Editors: Norio Fujiki, M.D. & Darryl R.J. Macer, Ph.D.
Director, Wajima Health Center, Ishikawa, JAPAN
The following comparisons of family reaction are based on the assumption that a boy with a hereditary disease is born, and the physician recommends that the family visit the genetic clinic for consultation. The comparisons are summarised in Table 1. In Japan the mother usually comes with the patient, sometimes with maternal grand mother. The mother may come secretly, whereas in the USA both parents may come. The main concern of the family in Japan is the family name, appearance. But in the USA the happiness of the patient or individual is most important. In Japan, the reaction to the hereditary disease is shame of the family and they want to hide it, but in the USA it is just considered unlucky. In Japan the mother must take the responsibility of having a disabled child, because the baby is inside the mother for nine months while she is pregnant. The mother herself feels that it is her responsibility, and family members reinforce this view. In some cases the family may divorce her, due to paternal parents. When the disease is found to be paternally inherited, the mother can feel some relief. But in the case of the USA, no one is blamed, it is very opposite. We can hope that the Japanese attitude will change, so that all take a share in the responsibility.
The responses of the family to this child also differ. In Japan the family wants to hide this child, to see whether there is any institution to take care of him. But in the USA, they say since he is handicapped where is the best place for him to get a better chance. In Japan the mother must take care of the child, with some help from the maternal grandmother. In the USA the father and other family members help the child. The reaction of other members of society is also very different. Other people in the USA may try to help that family.
Of course not all the clients' responses are like this at genetic clinics, but this is one of the most often seen stories. These are personal impressions, but I think this is a reasonable comparison. There are at least three reasons for the different attitude towards genetics by Japanese.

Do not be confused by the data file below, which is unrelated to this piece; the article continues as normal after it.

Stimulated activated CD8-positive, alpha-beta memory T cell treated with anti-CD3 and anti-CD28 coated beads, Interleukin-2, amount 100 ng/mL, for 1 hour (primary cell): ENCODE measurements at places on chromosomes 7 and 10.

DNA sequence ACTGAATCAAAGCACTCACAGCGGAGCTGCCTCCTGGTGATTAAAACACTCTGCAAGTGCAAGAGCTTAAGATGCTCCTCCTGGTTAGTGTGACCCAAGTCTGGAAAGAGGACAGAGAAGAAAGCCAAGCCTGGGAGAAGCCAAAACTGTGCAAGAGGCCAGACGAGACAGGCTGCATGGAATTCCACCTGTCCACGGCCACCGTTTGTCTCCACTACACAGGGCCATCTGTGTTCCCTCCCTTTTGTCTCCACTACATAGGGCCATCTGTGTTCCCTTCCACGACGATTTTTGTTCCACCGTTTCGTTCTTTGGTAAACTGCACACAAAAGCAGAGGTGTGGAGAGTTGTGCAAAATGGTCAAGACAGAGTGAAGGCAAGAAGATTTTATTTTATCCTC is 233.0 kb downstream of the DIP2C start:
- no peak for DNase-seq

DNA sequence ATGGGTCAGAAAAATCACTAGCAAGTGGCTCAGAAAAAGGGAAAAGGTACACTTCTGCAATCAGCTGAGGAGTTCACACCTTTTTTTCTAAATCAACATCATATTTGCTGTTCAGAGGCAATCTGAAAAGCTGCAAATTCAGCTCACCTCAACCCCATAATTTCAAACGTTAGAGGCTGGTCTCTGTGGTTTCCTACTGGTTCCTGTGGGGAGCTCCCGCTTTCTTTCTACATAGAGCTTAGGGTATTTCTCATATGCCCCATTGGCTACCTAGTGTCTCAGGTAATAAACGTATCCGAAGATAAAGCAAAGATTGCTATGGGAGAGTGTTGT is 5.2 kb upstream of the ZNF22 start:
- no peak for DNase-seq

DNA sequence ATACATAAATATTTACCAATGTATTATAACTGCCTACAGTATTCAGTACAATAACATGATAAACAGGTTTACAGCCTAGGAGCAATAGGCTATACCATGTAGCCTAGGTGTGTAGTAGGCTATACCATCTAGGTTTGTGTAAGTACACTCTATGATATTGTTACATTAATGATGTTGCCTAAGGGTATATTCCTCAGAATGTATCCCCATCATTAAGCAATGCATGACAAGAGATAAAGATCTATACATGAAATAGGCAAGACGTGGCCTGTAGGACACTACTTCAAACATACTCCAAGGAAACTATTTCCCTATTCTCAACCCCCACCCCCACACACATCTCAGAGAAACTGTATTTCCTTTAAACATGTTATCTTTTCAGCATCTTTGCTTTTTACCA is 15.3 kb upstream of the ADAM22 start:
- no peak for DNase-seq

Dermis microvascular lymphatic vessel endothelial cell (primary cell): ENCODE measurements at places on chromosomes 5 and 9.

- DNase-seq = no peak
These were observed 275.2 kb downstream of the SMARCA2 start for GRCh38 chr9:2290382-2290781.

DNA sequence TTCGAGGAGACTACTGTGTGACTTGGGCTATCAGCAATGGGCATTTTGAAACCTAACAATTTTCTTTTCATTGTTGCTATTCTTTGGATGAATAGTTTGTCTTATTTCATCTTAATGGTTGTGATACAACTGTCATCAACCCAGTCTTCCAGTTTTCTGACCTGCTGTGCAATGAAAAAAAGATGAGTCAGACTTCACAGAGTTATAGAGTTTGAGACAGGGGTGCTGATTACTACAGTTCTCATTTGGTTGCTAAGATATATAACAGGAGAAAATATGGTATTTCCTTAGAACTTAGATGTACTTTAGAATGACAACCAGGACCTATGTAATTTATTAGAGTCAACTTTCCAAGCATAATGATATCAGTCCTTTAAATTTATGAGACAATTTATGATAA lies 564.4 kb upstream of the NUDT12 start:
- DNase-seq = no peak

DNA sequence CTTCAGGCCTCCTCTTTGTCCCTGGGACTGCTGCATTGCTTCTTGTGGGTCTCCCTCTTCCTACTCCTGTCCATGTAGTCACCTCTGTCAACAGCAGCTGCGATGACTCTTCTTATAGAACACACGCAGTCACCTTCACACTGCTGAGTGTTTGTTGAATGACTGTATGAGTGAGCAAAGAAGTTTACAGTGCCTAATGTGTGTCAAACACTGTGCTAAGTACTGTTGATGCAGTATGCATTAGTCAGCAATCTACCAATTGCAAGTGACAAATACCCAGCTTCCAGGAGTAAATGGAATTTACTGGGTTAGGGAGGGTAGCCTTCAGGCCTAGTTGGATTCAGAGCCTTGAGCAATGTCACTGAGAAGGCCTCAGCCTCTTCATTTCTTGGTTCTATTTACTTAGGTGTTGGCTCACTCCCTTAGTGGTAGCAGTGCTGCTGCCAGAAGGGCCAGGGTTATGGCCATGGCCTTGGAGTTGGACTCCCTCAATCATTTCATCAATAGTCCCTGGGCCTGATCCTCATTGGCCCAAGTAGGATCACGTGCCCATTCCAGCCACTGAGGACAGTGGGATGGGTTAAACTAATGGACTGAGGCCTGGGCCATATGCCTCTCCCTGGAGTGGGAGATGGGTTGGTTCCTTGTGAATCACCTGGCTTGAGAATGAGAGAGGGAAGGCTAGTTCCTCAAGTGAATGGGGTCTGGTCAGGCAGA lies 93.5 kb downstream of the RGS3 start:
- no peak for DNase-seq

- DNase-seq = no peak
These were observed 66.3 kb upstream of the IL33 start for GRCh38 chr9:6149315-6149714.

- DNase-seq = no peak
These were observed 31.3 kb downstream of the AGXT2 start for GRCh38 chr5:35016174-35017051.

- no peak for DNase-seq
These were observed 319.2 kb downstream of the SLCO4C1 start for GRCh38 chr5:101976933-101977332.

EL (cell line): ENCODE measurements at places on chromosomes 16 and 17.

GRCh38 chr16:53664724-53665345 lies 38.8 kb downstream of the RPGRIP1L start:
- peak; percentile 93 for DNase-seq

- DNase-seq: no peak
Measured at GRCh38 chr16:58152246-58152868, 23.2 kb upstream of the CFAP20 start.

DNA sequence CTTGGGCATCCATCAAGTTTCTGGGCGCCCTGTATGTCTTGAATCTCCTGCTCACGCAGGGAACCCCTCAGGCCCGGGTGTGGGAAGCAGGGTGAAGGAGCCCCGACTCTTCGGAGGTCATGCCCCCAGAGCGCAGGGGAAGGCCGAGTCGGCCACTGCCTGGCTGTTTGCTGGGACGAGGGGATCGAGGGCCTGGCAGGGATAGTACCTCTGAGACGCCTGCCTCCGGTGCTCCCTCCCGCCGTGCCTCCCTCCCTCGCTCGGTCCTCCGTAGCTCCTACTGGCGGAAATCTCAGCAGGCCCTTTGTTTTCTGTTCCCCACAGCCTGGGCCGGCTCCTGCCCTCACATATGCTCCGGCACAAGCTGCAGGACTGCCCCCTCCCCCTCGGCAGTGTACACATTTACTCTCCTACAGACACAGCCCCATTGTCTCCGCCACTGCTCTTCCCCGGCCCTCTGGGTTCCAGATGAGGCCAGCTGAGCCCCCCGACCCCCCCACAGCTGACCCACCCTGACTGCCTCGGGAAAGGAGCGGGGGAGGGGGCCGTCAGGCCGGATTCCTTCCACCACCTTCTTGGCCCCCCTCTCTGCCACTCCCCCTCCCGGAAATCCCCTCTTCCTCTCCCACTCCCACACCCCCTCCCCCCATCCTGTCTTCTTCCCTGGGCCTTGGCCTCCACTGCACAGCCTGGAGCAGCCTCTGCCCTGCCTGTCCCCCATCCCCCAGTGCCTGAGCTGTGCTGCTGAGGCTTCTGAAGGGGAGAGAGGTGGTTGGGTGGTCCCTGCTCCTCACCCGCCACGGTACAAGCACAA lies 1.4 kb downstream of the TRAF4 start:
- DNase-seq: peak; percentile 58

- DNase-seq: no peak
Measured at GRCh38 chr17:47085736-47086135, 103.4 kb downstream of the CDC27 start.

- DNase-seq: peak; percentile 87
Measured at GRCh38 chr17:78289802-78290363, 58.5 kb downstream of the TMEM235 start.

1) In Japan for most people the family name is still the most important issue in their life.
2) People are still prejudiced against the genetic issue.
3) Although it is changing, Japan is still a male-dominated society and women are not treated equally as men. This is especially true of wives, if something happens it is blamed on the wife.
Those are the major reasons that make up typical Japanese thinking. You could call these "ethics", and we can see that people respond very differently to the genetic issue than in the USA. In the past ten years I have been involved with these patients, I wanted to express my views.
Subject? Japan; USA
Who comes to the genetic clinic first? Mother (often no other family member knows); Mother and father
What is his family's main concern? Family's name; Boy's happiness
What is his family's response to the genetic issue? Family disgrace, shame; Unlucky
Whose fault is it? Mother feels guilt because she gave birth to him. Family blame her for the family disgrace of a handicapped baby. Sometimes family divorce her, especially when genetic disease is inherited from the mother; It's genetic, its nobody's fault. All the family share this burden
What will family do for this handicapped boy? They try to find some place to hide this boy; They try to get more information to make the best choice for him
Who will take care of this boy at home? Mother must take care of her son without help of other family members. Often the maternal grandmother helps her; All the family take care of their son
What will other people feel about this family? We are very sorry for you, but it is nothing to do with us. We should not get married to somebody from this family; We are very sorry for you, it can happen to my family too. Please tell us what we can do to help your family